Sir Michael Cullen, the former Labour deputy prime minister and the architect of a national superannuation fund and the popular KiwiSaver scheme, has died in Whakatāne aged 76.
In March 2020, Sir Michael announced that he had been diagnosed with advanced lung cancer.
As finance minister in the Labour government led by Helen Clark between 1999 and 2008, Sir Michael was a pivotal figure in establishing KiwiSaver, the New Zealand Superannuation Fund and Working for Families.
He served as MP for St Kilda from 1981 to 1999 and then as a list MP before retiring from Parliament after Labour's 2008 election defeat.
In recent years he chaired New Zealand Post, the Earthquake Commission and the Tax Working Group.
Known for his excoriating wit and formidable intellect, he was a dominant force in the centre-left government led by Helen Clark between 1999 and 2008.
Born in London in 1945, Michael Cullen moved to Christchurch with his family when he was 10 and was educated at Christ's College, where he was a scholarship boy, and at Canterbury University. He studied mathematics for his first degree, moving to history for his MA. Later, he took a doctorate in economic history at Edinburgh University.
He joined the Labour Party in 1974 when he was teaching at Otago University and was elected to Parliament in 1981 as the member for St Kilda, holding the seat until 1999 when he became a list MP.
In his maiden speech, he told the House he came from a tradition of radicalism concerned with human dignity and the liberation of the human spirit. He hated, he said, the arrogant tones of privilege and condescension. In a RNZ interview in 2009, he explained that while he had no problem with people being rich, they had to realise they were not the only ones who created a nation's wealth.
Sir Michael thrived in the cut and thrust of parliamentary debate and quickly rose in the Labour ranks. He was appointed senior whip in the Lange government of 1984, and was appointed to Cabinet as Minister of Social Welfare in 1990.
As the Government split over support for Sir Roger Douglas's plans for further economic reforms, Sir Michael largely sided with Prime Minister David Lange.
After defeat in 1990, he was appointed Labour's Finance spokesman, a move seen as consigning to the dustbin the unpopular market-led economics of the party's former Finance minister, Roger Douglas, which Dr Cullen believed had gone beyond the need to free the economy from excessive regulation.
In 1996, he was a key player in moves to oust the Labour leader, Helen Clark, but compromised and accepted the post of deputy leader. It was a partnership that proved to be highly effective when Labour took power in 1999 and he became Minister of Finance, Leader of the House and, later, Deputy Prime Minister.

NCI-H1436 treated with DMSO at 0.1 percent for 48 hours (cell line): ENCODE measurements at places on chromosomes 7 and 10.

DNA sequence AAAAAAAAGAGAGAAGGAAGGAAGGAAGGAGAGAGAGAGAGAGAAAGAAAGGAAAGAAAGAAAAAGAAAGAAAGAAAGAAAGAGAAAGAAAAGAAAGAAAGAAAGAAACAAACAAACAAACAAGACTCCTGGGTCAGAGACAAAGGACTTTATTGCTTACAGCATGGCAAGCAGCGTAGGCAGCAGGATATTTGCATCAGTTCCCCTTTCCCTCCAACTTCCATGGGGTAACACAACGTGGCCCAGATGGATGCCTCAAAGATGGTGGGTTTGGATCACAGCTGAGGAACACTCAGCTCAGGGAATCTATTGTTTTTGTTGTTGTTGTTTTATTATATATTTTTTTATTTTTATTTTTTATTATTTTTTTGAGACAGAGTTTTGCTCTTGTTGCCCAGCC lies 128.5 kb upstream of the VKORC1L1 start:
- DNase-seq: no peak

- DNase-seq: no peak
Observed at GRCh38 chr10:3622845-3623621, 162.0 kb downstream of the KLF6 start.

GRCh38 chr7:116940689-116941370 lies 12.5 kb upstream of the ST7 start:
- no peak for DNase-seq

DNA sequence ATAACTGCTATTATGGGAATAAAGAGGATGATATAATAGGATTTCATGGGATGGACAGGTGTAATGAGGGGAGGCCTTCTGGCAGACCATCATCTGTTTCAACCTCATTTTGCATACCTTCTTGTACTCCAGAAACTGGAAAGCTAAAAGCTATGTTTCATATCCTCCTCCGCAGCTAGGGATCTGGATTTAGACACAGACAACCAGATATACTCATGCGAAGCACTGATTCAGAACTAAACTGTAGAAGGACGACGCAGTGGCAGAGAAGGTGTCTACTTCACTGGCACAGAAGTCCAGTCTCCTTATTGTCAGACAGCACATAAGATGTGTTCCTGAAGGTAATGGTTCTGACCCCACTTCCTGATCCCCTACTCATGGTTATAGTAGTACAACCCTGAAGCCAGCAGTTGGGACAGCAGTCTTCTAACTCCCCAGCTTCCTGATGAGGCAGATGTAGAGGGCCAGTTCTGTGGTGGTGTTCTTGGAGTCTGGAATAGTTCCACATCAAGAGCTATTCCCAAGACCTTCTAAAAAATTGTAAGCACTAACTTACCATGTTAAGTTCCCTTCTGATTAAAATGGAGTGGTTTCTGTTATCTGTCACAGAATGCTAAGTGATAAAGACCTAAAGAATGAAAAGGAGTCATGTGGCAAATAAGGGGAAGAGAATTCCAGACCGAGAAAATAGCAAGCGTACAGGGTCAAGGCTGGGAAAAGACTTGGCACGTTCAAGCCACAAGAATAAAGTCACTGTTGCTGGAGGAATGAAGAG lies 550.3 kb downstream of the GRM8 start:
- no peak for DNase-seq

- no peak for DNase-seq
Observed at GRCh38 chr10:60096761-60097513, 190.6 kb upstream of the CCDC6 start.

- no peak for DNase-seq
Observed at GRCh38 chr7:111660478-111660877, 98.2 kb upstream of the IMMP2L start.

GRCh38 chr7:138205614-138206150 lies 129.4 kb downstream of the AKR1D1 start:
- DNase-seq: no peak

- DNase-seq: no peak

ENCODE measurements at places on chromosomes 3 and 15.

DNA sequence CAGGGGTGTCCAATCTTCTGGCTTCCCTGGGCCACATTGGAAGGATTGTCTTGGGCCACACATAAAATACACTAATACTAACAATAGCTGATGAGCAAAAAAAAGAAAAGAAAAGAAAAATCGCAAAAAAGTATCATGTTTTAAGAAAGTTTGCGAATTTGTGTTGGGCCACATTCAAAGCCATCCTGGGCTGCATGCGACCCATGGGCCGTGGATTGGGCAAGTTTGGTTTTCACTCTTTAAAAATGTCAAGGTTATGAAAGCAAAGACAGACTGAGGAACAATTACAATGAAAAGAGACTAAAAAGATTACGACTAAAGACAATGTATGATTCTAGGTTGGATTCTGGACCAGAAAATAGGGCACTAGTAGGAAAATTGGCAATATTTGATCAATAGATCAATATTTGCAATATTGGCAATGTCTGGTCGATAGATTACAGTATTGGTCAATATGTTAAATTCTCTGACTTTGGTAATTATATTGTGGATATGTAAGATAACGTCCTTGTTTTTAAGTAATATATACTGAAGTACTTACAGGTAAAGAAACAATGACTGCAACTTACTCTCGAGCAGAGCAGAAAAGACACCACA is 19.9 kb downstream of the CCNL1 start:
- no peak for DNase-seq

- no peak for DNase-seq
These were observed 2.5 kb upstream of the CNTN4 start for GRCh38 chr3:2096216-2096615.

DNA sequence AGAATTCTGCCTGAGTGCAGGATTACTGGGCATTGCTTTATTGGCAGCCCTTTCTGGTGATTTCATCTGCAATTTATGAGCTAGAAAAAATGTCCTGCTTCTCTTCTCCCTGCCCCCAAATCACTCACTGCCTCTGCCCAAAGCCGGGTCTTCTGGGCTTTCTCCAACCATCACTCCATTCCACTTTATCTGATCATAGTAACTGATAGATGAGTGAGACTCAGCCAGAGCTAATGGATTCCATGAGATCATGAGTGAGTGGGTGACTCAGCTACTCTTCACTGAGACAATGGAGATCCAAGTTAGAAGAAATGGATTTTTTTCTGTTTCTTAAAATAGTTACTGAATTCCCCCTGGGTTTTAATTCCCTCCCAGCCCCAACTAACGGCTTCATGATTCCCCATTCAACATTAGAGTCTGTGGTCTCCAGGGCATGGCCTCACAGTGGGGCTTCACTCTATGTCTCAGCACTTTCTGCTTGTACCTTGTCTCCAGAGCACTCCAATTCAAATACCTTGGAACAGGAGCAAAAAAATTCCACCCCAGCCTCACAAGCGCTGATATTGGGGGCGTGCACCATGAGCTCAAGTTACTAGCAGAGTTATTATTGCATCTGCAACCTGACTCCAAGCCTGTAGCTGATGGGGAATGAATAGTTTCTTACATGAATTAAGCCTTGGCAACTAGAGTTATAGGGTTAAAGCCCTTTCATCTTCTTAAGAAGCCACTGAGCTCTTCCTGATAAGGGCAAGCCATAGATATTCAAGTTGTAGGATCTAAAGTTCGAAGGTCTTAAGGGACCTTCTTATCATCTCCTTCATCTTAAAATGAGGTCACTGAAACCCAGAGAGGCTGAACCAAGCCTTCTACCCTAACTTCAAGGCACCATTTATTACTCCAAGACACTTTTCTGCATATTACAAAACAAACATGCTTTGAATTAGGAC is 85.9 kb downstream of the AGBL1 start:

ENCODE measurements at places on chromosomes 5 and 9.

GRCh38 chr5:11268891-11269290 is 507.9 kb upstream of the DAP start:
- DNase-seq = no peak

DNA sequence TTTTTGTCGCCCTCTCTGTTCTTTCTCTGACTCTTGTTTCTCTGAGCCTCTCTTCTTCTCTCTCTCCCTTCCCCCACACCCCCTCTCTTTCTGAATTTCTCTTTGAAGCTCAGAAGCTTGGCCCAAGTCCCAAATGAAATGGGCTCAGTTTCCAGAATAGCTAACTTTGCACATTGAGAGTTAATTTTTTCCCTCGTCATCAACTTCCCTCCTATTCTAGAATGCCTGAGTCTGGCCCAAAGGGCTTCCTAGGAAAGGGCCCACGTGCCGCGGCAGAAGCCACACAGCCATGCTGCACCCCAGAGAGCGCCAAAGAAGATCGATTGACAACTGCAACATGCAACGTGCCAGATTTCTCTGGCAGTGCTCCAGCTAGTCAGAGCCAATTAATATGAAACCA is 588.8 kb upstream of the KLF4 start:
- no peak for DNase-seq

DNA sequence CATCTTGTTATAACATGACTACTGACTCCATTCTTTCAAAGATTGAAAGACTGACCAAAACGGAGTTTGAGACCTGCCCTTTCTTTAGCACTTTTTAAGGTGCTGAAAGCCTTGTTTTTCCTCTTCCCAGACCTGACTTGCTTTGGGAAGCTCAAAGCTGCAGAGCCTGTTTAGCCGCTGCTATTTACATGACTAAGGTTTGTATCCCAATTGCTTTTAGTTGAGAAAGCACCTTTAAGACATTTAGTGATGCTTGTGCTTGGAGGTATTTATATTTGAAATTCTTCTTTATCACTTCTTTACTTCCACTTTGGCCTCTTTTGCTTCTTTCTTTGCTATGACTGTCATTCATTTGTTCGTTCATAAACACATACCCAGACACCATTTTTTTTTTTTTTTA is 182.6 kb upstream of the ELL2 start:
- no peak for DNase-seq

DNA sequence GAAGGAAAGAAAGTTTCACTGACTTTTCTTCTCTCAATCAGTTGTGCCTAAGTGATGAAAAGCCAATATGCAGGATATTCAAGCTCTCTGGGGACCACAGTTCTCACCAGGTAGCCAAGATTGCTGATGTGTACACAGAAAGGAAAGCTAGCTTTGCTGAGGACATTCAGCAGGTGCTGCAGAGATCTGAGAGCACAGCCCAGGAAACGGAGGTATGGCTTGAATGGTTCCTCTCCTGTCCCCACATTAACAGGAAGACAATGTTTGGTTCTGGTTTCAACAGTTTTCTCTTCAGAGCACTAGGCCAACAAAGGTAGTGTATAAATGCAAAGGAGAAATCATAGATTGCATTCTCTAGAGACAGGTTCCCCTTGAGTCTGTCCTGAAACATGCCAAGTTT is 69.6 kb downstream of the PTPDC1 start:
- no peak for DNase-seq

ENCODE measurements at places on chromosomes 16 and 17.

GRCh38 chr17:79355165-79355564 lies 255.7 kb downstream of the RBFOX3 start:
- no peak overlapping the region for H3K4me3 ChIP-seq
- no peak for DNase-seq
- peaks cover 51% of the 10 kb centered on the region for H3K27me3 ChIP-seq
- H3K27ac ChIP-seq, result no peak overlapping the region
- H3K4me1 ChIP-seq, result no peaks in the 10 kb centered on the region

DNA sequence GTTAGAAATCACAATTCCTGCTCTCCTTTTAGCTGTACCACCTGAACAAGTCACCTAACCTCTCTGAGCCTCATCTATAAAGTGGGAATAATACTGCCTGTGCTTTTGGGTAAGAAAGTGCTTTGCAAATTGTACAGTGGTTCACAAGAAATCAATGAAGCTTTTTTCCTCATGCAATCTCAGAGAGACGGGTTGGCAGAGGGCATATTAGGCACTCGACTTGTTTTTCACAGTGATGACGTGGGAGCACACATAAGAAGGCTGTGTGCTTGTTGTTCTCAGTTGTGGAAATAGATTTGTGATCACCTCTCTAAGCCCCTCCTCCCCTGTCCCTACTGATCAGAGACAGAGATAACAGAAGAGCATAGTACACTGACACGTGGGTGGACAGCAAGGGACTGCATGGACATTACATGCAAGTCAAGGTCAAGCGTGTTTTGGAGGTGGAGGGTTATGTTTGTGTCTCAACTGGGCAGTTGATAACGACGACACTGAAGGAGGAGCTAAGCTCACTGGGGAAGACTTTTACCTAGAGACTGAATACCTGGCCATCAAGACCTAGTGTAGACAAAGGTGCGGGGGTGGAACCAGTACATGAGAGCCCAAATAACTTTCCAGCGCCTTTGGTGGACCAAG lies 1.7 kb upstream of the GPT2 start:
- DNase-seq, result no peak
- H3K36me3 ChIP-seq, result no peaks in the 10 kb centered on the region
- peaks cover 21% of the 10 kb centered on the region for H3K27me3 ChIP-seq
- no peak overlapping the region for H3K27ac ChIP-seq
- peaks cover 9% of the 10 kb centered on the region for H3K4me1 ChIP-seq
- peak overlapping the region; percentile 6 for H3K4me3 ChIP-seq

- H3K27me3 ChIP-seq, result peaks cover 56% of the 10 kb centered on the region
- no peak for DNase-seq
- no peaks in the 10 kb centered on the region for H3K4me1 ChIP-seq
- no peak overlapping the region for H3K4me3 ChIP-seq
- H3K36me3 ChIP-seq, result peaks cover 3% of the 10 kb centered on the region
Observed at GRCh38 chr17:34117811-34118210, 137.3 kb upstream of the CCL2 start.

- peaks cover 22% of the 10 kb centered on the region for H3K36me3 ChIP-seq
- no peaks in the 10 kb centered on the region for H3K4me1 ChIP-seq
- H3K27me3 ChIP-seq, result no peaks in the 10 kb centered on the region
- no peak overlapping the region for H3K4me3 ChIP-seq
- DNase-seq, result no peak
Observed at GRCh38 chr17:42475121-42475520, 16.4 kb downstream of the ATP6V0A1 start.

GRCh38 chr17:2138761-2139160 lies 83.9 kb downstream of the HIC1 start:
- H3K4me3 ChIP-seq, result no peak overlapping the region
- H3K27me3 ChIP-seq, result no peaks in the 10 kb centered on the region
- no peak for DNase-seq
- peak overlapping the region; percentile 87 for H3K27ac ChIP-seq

In nine years of government, Cullen demonstrated a masterly control and knowledge of Parliament and oversaw a shift towards the centre left while keeping a firm control on spending and building up financial surpluses. He played a key role in returning Air New Zealand and railways to public ownership but saw his greatest achievements in politics as the Children, Young Persons and Their Families Act, the Working for Families tax relief scheme, the superannuation scheme and KiwiSaver.
In the latter part of the Clark government, he took over the role of Minister in charge of Treaty of Waitangi Negotiations. His evident emotion about historical wrongs motivated his part in the deals made and when he retired from politics, his involvement with Māoridom continued in his work for Tūwharetoa and Waikato-Tainui.
Labour was defeated in the 2008 election and Michael Cullen quickly followed Helen Clark's immediate resignation of the party leadership. His valedictory speech to the House was given in his usual style, with wit, but included an acknowledgement that sometimes a quick tongue can hurt.
In retirement he became chairman of New Zealand Post, at the time it was down-sizing as mail volumes fell sharply.
In 2018, he chaired the Tax Working Group, which recommended a capital gains tax.
In his nearly 28 years in Parliament, Michael Cullen was an unashamed advocate of the welfare state and his belief that economic and social policies must be guided by the ideals of security and opportunity for all.
He is survived by his second wife, Anne, and two children from his previous marriage.